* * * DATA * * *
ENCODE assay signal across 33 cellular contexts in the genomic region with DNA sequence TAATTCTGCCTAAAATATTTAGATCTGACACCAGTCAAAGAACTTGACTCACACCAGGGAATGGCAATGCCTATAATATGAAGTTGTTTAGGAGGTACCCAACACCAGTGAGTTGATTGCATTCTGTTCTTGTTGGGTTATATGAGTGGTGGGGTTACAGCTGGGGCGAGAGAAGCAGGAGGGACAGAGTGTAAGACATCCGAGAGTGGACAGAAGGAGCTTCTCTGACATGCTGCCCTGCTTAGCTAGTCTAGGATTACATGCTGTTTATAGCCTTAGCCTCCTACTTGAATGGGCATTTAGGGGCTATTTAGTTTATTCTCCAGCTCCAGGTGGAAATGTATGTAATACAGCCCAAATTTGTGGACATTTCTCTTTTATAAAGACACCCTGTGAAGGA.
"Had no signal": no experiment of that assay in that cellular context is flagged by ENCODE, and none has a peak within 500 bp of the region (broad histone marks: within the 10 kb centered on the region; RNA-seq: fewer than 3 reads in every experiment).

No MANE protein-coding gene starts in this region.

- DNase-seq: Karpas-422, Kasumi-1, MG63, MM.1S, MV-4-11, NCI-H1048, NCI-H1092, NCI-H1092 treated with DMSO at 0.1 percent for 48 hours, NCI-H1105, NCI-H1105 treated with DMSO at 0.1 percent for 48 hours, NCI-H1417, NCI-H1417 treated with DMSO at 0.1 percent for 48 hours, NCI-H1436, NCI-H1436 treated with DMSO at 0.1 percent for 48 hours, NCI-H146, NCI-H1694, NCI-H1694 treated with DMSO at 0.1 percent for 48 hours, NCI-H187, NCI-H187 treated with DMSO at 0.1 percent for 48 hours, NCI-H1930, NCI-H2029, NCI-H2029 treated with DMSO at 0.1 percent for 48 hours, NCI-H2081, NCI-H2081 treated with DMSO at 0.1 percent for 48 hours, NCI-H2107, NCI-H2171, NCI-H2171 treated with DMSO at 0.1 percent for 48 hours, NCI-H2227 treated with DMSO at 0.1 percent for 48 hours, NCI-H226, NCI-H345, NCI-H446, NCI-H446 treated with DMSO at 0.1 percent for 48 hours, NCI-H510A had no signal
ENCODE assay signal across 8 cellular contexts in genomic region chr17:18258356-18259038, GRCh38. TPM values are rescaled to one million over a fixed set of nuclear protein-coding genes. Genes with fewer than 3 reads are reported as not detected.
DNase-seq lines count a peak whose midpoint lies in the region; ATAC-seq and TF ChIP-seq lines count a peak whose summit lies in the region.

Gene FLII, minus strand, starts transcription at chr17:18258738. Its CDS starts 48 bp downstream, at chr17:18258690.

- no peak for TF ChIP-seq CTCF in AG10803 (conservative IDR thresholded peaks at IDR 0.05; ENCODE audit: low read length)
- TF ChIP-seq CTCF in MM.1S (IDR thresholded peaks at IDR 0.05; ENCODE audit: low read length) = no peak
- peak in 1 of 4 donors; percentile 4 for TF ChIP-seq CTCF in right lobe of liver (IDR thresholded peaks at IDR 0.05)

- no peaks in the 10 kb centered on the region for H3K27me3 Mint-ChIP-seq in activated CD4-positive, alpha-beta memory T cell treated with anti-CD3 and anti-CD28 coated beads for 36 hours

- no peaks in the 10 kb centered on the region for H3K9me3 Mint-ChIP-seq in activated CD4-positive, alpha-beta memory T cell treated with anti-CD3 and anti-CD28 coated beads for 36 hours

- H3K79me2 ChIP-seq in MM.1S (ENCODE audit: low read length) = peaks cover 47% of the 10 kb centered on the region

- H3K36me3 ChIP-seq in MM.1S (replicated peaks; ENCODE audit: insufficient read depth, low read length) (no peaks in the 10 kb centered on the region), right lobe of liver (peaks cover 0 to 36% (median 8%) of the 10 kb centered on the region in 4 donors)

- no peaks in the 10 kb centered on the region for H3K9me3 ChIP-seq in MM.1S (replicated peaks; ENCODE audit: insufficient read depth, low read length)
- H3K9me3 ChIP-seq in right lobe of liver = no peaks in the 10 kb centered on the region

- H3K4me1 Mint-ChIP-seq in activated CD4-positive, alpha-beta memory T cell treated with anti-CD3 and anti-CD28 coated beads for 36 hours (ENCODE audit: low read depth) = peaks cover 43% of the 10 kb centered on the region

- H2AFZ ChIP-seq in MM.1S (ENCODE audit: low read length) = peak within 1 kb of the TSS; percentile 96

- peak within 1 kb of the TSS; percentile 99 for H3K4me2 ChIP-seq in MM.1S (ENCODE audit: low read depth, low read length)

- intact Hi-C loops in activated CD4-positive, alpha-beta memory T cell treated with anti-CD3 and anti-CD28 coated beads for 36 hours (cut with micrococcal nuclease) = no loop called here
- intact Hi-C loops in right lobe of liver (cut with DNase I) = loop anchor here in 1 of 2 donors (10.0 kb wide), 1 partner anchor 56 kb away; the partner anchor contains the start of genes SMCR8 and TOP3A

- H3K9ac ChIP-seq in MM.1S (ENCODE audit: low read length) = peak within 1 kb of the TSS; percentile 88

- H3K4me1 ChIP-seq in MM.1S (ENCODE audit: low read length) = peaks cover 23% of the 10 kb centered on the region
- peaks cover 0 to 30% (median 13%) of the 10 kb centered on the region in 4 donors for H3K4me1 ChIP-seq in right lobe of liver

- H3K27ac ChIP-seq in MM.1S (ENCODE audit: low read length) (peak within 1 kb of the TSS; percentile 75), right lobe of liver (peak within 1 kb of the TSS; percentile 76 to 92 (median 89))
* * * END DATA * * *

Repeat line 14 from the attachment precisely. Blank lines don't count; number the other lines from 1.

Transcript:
- H3K36me3 ChIP-seq in MM.1S (replicated peaks; ENCODE audit: insufficient read depth, low read length) (no peaks in the 10 kb centered on the region), right lobe of liver (peaks cover 0 to 36% (median 8%) of the 10 kb centered on the region in 4 donors)